4. Discussion

As mentioned in Section 3, the LR and XGB ML models were able to identify the top features that could help to explain endometriosis onset in advance. Tables 4 and 5 present the important features to predict the condition onset. These features included diagnosis codes, medical and surgical procedure codes, as well as physician specialties that often support patients through their healthcare journey.

Furthermore, Table 5 also presents the LR odds ratio and XGB feature importance index to aid the understanding and interpretation of the results. As noted in the above section, odds ratios defined the odds of being diagnosed with endometriosis when the feature changes by a unit, holding other features constant. For example, the odds ratio of ‘uterovaginal prolapse, unspecified’ was 6.40, which implied that for every additional diagnosis of ‘uterovaginal prolapse, unspecified’, the odds of endometriosis went up by 540%. Similarly, if a patient had an additional appointment with an ‘obstetrics and gynecology’ specialist then the odds decreased by 47%.

As a reminder, the first part of the ML analysis was to identify the top features from an extensive list of data elements (Table 4). LR, XGB, and Chi-Square tests were employed to derive the final list of features to re-train the model. Table 5 presents the most promising features with their respective significance and importance values. A number of the variables from the model were also cited in other medical and scientific journal publications, including articles from Johns Hopkins Medicine [17] and Queensland Health [18] on endometriosis signs, symptoms, and diagnosis, which confirmed the model’s validity from the medical and clinical side.

In the next part of this section, the selected most important features by their respective groups were reviewed and evaluated for their relevance to the endometriosis diagnostic process. The preliminary insights for this research are available on the Research Square website. The advanced preview allowed for valuable feedback that helped to enhance the research design for this chapter.

  1. Diagnoses codes: ‘other ovarian cyst, right side’, ‘unspecified condition associated with female genital organs and menstrual cycle,’ ‘other specified noninflammatory disorders of the uterus,’ ‘excessive bleeding in the premenopausal period,’ ‘female pelvic peritoneal adhesions (post-infective),’ ‘uterovaginal prolapse, unspecified’, etc. clearly showed association with the risks and symptoms of endometriosis [54]. Feature importance from XGB suggested that these features drove the model, whereas odds ratio from LR also indicated the direction of increase or decrease in odds of getting diagnosed with the condition. To further define the magnitude of importance, Table 5 presents that if a patient was diagnosed with ‘excessive bleeding in the premenopausal period’ then the odds of receiving endometriosis diagnosis in the near future increased by 899%. Similar to these findings, Mayo Clinic articles also stated that patients might experience occasional heavy bleeding before being diagnosed with the condition [55].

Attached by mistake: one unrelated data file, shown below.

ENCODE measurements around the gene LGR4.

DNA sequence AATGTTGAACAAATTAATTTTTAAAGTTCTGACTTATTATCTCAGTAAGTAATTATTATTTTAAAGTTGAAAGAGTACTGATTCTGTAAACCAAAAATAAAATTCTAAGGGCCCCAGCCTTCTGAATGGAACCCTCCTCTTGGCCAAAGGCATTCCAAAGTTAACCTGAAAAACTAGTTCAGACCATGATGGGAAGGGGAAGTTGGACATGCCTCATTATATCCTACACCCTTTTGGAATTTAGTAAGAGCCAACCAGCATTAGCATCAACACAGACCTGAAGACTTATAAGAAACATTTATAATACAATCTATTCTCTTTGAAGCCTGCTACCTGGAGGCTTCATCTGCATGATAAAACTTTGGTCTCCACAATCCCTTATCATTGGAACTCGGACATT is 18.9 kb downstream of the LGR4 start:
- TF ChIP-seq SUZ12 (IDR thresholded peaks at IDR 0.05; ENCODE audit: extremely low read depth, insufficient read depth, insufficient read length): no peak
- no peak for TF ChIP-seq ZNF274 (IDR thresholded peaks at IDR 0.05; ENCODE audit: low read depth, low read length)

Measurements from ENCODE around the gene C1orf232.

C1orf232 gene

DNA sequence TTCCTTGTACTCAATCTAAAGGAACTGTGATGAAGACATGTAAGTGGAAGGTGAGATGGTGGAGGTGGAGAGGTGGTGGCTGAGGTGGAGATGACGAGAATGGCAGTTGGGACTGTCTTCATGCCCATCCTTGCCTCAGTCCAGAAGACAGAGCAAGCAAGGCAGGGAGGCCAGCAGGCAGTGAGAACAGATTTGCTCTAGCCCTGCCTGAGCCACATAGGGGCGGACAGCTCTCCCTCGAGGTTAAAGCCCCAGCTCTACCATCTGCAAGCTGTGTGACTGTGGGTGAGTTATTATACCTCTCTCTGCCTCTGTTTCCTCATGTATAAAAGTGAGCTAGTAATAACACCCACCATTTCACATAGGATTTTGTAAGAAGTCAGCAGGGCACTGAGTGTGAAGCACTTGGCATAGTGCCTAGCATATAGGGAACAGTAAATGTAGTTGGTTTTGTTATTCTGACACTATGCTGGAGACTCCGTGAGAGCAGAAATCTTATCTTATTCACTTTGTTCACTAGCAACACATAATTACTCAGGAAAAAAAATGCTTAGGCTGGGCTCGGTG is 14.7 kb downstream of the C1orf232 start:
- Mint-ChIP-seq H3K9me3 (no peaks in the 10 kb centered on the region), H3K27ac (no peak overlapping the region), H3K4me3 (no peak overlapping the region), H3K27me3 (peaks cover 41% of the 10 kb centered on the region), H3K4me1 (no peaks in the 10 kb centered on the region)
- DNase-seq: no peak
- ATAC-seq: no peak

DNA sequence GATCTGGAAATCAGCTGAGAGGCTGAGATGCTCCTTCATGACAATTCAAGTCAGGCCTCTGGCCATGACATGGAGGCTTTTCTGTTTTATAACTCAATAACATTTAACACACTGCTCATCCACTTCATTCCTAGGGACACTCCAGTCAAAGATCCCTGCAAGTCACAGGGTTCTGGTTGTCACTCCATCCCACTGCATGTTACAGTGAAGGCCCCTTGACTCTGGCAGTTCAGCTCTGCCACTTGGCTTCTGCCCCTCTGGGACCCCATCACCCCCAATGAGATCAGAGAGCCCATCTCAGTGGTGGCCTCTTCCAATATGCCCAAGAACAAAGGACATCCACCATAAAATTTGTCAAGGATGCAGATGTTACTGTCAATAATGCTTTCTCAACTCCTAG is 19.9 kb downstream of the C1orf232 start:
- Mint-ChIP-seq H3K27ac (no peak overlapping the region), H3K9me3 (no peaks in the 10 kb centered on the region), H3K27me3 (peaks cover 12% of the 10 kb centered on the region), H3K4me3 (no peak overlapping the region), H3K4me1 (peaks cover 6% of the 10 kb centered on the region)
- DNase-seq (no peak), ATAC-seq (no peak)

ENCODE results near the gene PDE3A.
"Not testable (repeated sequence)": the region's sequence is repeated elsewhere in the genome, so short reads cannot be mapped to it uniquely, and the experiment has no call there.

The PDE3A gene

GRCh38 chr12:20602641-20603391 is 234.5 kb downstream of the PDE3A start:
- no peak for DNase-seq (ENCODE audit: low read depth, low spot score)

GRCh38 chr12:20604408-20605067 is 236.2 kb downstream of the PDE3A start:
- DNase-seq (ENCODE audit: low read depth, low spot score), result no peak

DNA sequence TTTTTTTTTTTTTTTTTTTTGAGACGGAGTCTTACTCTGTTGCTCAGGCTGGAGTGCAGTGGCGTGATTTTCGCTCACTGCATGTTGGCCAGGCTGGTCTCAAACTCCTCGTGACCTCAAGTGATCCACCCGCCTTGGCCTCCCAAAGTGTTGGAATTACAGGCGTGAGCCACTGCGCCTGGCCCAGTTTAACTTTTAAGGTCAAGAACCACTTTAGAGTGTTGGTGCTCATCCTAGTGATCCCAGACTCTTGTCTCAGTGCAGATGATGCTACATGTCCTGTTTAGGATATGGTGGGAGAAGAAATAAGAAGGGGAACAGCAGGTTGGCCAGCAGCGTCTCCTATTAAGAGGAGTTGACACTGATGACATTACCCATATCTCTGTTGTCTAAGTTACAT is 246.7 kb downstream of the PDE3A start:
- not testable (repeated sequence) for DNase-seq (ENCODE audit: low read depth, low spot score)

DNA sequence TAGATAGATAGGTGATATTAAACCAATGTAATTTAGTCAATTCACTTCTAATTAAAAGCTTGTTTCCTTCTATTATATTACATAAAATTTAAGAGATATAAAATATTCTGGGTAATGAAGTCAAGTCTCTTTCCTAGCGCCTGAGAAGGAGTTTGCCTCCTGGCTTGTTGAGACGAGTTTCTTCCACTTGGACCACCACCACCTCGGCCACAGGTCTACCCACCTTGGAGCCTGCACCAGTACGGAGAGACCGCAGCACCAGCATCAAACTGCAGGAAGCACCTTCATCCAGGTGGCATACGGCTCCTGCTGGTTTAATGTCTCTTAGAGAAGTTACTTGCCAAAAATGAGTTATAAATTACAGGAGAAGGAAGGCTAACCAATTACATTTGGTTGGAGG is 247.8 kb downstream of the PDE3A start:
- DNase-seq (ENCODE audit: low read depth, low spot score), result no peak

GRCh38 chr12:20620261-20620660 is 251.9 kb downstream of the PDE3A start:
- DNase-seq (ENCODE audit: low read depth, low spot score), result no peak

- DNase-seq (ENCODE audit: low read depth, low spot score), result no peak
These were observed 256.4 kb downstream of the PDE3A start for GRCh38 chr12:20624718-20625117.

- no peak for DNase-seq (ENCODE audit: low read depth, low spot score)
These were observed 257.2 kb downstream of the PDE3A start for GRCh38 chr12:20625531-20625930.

2. Medical and surgical procedures: ‘laps fulg/exc ovary viscera/peritoneal surface’, ‘laps total hysterect 250 gm/< w/rmvl tube/ovary’, ‘anesthesia vaginal hysterectomy incl biopsy’, ‘laparoscopy w/rmvl adnexal structures’, ‘MRI pelvis w/o & w/contrast material,’ ‘cystourethroscopy’, etc. were also associated with the diagnosis as well treatment of endometriosis. The finding showed that for every additional procedure on ‘mri of pelvis,’ the odds of endometriosis increased by 1471%. Recent research from Abdominal Radiology, published by Springer Nature, also supported this claim that MRI could be more precise in the diagnosis of endometriosis compared to other diagnostic techniques [56].